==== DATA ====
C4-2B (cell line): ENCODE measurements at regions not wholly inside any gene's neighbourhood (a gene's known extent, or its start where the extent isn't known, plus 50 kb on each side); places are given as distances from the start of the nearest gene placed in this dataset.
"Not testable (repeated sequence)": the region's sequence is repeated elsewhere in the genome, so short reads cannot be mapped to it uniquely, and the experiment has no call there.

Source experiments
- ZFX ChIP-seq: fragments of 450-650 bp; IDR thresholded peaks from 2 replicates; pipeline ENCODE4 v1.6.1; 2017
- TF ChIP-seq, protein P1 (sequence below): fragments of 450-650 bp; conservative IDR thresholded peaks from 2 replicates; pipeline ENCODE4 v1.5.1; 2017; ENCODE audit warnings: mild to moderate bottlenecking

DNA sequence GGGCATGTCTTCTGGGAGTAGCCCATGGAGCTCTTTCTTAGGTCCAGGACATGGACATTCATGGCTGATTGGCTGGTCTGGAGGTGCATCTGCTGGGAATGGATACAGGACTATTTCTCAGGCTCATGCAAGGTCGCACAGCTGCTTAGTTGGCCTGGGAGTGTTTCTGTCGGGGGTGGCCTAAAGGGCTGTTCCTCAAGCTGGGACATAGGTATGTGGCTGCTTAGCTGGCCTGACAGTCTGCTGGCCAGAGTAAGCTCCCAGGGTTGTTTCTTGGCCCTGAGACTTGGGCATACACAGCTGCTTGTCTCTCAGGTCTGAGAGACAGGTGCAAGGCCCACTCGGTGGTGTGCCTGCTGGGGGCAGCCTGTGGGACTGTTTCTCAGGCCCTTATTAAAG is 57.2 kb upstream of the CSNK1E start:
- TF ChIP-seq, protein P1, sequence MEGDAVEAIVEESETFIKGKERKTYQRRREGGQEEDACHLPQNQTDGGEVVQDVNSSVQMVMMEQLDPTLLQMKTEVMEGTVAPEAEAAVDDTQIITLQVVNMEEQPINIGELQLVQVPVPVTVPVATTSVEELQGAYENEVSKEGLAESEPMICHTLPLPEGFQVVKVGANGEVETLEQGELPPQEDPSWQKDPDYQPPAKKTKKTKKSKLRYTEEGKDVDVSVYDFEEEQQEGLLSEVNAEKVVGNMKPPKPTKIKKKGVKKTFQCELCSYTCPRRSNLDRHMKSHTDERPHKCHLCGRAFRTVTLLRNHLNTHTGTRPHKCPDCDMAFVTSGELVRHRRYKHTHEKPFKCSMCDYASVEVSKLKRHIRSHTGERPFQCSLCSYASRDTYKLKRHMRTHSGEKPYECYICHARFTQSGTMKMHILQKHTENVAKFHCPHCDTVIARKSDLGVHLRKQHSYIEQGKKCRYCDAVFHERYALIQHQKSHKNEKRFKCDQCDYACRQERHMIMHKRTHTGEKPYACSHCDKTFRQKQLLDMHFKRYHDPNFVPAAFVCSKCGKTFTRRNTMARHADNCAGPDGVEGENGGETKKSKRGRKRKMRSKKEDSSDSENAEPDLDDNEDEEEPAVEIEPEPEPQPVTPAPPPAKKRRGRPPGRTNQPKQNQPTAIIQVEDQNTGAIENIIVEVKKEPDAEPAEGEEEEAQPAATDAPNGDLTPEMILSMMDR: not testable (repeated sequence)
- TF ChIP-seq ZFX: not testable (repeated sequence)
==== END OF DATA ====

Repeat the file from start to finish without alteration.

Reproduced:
C4-2B (cell line): ENCODE measurements at regions not wholly inside any gene's neighbourhood (a gene's known extent, or its start where the extent isn't known, plus 50 kb on each side); places are given as distances from the start of the nearest gene placed in this dataset.
"Not testable (repeated sequence)": the region's sequence is repeated elsewhere in the genome, so short reads cannot be mapped to it uniquely, and the experiment has no call there.

Source experiments
- ZFX ChIP-seq: fragments of 450-650 bp; IDR thresholded peaks from 2 replicates; pipeline ENCODE4 v1.6.1; 2017
- TF ChIP-seq, protein P1 (sequence below): fragments of 450-650 bp; conservative IDR thresholded peaks from 2 replicates; pipeline ENCODE4 v1.5.1; 2017; ENCODE audit warnings: mild to moderate bottlenecking

DNA sequence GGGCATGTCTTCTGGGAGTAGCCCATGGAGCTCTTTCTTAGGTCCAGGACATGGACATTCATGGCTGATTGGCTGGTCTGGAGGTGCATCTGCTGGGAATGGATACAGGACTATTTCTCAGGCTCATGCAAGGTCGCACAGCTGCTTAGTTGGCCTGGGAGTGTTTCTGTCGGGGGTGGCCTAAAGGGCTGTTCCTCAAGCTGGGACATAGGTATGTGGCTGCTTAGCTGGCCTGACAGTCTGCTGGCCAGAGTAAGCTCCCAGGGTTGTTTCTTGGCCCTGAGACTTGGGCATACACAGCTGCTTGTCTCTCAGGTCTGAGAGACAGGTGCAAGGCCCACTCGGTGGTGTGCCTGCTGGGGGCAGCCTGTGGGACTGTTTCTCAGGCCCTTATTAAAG is 57.2 kb upstream of the CSNK1E start:
- TF ChIP-seq, protein P1, sequence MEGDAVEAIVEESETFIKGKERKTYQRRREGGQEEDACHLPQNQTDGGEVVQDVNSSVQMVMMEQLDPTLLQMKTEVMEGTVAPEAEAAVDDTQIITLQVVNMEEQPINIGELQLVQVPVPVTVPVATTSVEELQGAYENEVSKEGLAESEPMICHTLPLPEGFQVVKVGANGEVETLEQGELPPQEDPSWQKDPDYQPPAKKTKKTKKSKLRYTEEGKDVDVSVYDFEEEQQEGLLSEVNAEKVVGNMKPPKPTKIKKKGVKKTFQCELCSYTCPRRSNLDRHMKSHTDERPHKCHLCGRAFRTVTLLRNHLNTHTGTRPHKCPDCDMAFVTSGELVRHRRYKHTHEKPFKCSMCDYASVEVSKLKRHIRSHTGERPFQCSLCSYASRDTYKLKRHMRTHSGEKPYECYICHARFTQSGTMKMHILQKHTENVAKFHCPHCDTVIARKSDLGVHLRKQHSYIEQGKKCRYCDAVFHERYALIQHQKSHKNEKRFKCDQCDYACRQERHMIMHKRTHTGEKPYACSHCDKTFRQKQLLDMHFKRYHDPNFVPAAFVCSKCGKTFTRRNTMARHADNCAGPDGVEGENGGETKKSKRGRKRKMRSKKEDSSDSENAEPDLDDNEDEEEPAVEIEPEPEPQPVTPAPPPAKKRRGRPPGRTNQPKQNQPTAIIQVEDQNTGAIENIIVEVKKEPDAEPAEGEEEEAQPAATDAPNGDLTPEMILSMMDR: not testable (repeated sequence)
- TF ChIP-seq ZFX: not testable (repeated sequence)